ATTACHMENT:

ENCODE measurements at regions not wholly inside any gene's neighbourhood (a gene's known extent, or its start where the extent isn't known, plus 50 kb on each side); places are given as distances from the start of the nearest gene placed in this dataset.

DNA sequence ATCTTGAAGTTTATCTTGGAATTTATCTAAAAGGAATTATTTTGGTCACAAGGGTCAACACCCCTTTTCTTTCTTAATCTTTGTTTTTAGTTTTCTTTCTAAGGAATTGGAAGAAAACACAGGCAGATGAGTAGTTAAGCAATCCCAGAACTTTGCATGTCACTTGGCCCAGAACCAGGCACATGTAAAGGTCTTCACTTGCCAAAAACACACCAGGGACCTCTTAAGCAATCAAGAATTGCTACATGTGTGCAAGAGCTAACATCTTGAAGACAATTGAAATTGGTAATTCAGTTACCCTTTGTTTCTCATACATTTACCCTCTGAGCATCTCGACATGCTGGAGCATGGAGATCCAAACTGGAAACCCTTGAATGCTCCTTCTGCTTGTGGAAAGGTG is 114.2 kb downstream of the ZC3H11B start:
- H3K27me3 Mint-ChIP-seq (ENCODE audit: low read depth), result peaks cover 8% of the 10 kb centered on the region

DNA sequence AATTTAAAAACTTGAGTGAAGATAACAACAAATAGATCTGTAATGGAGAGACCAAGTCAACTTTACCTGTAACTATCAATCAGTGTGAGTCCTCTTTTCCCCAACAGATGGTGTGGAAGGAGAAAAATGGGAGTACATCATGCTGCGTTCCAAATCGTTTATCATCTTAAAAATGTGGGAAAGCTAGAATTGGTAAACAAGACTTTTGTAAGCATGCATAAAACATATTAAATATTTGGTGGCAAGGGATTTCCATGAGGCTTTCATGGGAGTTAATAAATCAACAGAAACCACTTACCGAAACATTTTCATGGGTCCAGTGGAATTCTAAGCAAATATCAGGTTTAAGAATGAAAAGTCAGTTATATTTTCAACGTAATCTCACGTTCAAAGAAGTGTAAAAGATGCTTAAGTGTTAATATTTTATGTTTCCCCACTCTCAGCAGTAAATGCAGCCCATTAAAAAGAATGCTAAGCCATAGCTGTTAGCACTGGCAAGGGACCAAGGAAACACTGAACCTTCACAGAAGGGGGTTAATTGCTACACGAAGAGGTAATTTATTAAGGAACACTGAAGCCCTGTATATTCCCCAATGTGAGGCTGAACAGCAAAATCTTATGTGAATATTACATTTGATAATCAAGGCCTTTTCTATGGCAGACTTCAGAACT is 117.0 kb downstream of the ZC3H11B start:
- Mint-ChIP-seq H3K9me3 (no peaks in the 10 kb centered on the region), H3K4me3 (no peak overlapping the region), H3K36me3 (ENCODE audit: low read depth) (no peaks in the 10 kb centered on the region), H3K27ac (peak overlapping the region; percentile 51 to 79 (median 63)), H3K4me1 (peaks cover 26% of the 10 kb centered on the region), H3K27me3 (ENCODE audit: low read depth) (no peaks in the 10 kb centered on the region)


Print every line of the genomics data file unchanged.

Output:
ENCODE measurements at regions not wholly inside any gene's neighbourhood (a gene's known extent, or its start where the extent isn't known, plus 50 kb on each side); places are given as distances from the start of the nearest gene placed in this dataset.

DNA sequence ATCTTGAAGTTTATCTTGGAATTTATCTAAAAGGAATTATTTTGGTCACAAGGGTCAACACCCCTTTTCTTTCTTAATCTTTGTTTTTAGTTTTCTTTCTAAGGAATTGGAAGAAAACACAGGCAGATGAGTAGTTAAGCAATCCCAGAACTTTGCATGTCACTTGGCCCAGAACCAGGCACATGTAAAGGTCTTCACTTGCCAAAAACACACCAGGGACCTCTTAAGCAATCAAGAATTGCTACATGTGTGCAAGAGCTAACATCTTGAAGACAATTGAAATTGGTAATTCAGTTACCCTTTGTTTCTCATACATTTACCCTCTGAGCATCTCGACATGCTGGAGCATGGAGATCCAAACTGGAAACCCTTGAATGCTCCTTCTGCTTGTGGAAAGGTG is 114.2 kb downstream of the ZC3H11B start:
- H3K27me3 Mint-ChIP-seq (ENCODE audit: low read depth), result peaks cover 8% of the 10 kb centered on the region

DNA sequence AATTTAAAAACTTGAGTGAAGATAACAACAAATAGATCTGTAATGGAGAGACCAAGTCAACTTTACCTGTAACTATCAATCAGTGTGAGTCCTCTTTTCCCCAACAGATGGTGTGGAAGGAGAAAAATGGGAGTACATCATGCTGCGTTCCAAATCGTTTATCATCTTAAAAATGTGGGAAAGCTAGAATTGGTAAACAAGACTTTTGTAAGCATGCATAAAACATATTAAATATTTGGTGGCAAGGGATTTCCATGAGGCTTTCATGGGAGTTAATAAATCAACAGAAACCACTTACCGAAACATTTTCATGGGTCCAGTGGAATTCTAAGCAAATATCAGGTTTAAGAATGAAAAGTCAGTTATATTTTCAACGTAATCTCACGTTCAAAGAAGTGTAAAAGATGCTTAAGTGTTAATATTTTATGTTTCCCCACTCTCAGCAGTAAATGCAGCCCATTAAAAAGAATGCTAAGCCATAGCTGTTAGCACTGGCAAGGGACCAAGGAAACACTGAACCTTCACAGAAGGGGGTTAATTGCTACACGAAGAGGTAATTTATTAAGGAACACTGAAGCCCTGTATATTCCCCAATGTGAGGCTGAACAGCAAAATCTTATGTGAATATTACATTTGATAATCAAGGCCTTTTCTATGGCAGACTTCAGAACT is 117.0 kb downstream of the ZC3H11B start:
- Mint-ChIP-seq H3K9me3 (no peaks in the 10 kb centered on the region), H3K4me3 (no peak overlapping the region), H3K36me3 (ENCODE audit: low read depth) (no peaks in the 10 kb centered on the region), H3K27ac (peak overlapping the region; percentile 51 to 79 (median 63)), H3K4me1 (peaks cover 26% of the 10 kb centered on the region), H3K27me3 (ENCODE audit: low read depth) (no peaks in the 10 kb centered on the region)